Abstract: The rheological properties of blood, nonNewtonian viscosity in steady flow, frequency dependence and shear rate dependence of viscoelasticity in oscillatory flow, and thixotropy, are brought together by a unifying concept. Rheological states are defined which separate nonequilibrium properties, such as thixotropy, from equilibrium properties, such as steady flow viscosity and sustained oscillatory flow viscoelasticity. It is considered that the aggregation of erythrocytes is the primary process governing the conditions of equilibrium. A generalized Maxwell model is developed to provide a basis for quantitative analysis of equilibrium properties. A shear rate dependent degradation function serves to adjust the model elements to…the flow conditions. Characteristic relaxation times become significant rheological parameters for equilibrium viscosity and viscoelasticity while other characteristic times are important to thixotropy. Numerical data are evaluated for the several rheological properties by comparison with the theory using a computerized regression analysis. These determinations show that nonNewtonian viscosity and viscoelasticity can be calculated using the same numerical properties. Thus, the theory provides a rational framework into which several rheological tests of blood can be placed.
vol. 16, no. 3, pp. 149-162, 1979
Abstract: Velocity profile in the arteriole (diameter 80 to 90 µm) of anesthetized frog web was studied by means of a laser Doppler microscope. Since the laser Doppler microscope yields a particle biased mean of flow velocity, a method was postulated to estimate approximately the virtual velocity. The flow velocity at the central, median and marginal portions as well as the pressure gradient along the stream axis varied in response to the cardiac cycle and with a certain time lag. The virtual velocity profile differed from the one predicted from a Newtonian fluid.
vol. 16, no. 3, pp. 163-170, 1979
Abstract: Vascular diseases and risk factors such as smoking are accompanied by an increase in blood viscosity due to the enhancement of aggregation of the red blood cells. This is demonstrated both for smokers and for patients with peripheral vascular disease by comparing the viscoelasticity of the blood with that from healthy donors. Also, the hematocrit values measured by centrifugation for the smokers and patients were found to be significantly higher than for the healthy donors, this difference being attributed to the effects of aggregation. A new unit, the calculated hematocrit, is recommended. This unit, calculated from measured values of blood…and plasma densities, is independent of the conditions of aggregation.
vol. 16, no. 3, pp. 171-178, 1979
Abstract: The viscoelastic parameters of synovial fluids (SF) from various joint diseases and pure hyaluronic acid (HA) solutions of various concentrations were investigated. The complex coefficient of viscosity for these fluids confirmed to show non newtonian flow effects and to be also a function of the HA content. HA solutions at higher concentrations and SF with meniscus defects and degenerative joint disease show higher elastic components than the viscous. This effect is reversed in the case of traumatic and rheumatic arthritis. The latter display a decrease in both viscous and elastic components. The elastic component proved to be a more sensitive…indicator of the changes in joint effusions.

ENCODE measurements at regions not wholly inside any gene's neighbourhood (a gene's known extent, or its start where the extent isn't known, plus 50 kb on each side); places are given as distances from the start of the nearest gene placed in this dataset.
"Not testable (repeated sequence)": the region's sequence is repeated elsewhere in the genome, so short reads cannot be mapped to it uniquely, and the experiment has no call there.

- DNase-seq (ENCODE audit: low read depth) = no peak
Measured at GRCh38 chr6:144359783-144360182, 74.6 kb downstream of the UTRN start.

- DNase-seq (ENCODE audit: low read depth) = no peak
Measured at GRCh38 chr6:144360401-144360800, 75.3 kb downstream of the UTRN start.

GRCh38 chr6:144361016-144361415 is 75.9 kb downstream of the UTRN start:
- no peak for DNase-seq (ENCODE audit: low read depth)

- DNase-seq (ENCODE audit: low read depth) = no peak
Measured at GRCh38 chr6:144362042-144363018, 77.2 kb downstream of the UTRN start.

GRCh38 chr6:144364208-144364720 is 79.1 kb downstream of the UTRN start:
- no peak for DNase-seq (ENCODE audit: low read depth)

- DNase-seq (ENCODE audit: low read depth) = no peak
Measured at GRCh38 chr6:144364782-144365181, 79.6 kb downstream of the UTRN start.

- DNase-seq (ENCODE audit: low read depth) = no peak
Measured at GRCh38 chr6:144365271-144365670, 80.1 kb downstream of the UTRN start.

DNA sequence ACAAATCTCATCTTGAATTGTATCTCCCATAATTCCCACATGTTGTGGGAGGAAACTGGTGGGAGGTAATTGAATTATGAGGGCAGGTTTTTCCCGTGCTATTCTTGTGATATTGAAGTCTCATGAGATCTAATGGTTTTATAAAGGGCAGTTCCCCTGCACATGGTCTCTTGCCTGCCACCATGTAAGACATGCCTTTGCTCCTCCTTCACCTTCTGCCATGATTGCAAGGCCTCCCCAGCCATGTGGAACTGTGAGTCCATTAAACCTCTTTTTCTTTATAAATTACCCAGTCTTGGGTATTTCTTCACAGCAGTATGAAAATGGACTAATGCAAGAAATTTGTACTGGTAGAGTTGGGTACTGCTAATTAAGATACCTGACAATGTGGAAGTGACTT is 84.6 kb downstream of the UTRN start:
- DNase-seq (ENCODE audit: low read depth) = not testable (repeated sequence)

vol. 16, no. 3, pp. 179-184, 1979
Abstract: The complex rheological behavior of the sy.in under biaxial deformations is exhibited in terms of its experimental stress-strain relationships under constant strain level. The stress-strain relationships are anisotropic, nonlinear, strain rate dependent and have considerable hysteresis. The stress-relaxation modes are strain dependent and different for different components of the stress. The sY.in is therefore nonlinear viscoelastic. An attempt is made to develop a rheological model for the skin which is based on the observed structure of its constituents and their mechanical properties. The model emphasizes the importance of the nonuniformities in the skin’s structure as the possible sources of…the skin’s nonlinear and anistropic behavior. It is shown that these nonuniformities can indeed account for the skin rheological behavior. The model consists of two material parameters and four material functions which can be determined for each specimen from results of specific experiments.
vol. 16, no. 3, pp. 191-202, 1979
Abstract: The experimental findings hitherto reported on the permeability of serum albumin have been interpreted theoretically. Serum albumin may be transported either by vesicles through the protoplasm of endothelial cells or through intercellular junctions. Based on a new molecular picture of protoplasm and the junction, it is concluded that there exist weak bonds between protein molecules in the system and that a part of the bonds is broken down by mechanical disturbances. This facilitates the transport of serum albumin across the endothelium. Thus it is expected that the permeability is enhanced by wall shear stress, oscillatory flow, stretch and vibration. It…is further expected that positive circumferential tension of a blood vessel wall enhances its permeability. This prediction is in good agreement with the experimental finding that hypertensive arterial lesion is apt to develop in those regions where positive circumferential tension is easily induced.
vol. 16, no. 3, pp. 203-209, 1979